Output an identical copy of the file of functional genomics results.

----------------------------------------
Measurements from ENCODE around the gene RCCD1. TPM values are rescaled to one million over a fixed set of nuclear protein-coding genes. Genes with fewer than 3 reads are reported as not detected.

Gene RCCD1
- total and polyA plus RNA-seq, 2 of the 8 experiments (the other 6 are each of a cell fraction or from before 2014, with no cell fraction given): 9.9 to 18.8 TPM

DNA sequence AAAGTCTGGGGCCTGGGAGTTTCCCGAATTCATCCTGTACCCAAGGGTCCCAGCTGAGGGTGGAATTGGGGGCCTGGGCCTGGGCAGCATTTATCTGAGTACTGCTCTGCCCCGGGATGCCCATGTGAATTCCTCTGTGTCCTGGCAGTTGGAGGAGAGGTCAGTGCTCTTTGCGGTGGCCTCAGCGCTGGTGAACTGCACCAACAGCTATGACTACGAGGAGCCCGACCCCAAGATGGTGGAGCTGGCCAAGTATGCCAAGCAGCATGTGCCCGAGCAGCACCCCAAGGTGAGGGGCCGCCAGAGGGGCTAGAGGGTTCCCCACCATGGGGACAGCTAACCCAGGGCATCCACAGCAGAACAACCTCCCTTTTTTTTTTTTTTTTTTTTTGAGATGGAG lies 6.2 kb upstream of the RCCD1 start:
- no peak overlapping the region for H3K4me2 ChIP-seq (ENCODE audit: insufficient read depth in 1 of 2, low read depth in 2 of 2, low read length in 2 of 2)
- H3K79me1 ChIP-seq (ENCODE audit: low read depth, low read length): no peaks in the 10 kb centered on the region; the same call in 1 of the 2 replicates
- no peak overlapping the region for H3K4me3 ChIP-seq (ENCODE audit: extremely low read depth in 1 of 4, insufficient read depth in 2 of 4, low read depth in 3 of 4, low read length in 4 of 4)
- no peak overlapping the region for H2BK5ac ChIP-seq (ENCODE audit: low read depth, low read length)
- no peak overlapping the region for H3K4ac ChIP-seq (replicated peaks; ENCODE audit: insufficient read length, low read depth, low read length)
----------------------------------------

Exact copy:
Measurements from ENCODE around the gene RCCD1. TPM values are rescaled to one million over a fixed set of nuclear protein-coding genes. Genes with fewer than 3 reads are reported as not detected.

Gene RCCD1
- total and polyA plus RNA-seq, 2 of the 8 experiments (the other 6 are each of a cell fraction or from before 2014, with no cell fraction given): 9.9 to 18.8 TPM

DNA sequence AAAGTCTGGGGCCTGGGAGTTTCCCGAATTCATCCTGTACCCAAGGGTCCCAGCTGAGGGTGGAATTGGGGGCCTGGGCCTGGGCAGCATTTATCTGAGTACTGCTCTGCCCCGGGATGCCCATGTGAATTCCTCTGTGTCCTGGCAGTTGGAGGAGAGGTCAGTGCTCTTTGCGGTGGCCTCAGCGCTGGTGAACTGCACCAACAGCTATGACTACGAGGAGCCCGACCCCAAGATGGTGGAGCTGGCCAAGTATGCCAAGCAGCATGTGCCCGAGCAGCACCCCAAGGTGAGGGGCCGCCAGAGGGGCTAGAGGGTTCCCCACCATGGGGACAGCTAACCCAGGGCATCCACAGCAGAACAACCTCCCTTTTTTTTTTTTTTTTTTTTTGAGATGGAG lies 6.2 kb upstream of the RCCD1 start:
- no peak overlapping the region for H3K4me2 ChIP-seq (ENCODE audit: insufficient read depth in 1 of 2, low read depth in 2 of 2, low read length in 2 of 2)
- H3K79me1 ChIP-seq (ENCODE audit: low read depth, low read length): no peaks in the 10 kb centered on the region; the same call in 1 of the 2 replicates
- no peak overlapping the region for H3K4me3 ChIP-seq (ENCODE audit: extremely low read depth in 1 of 4, insufficient read depth in 2 of 4, low read depth in 3 of 4, low read length in 4 of 4)
- no peak overlapping the region for H2BK5ac ChIP-seq (ENCODE audit: low read depth, low read length)
- no peak overlapping the region for H3K4ac ChIP-seq (replicated peaks; ENCODE audit: insufficient read length, low read depth, low read length)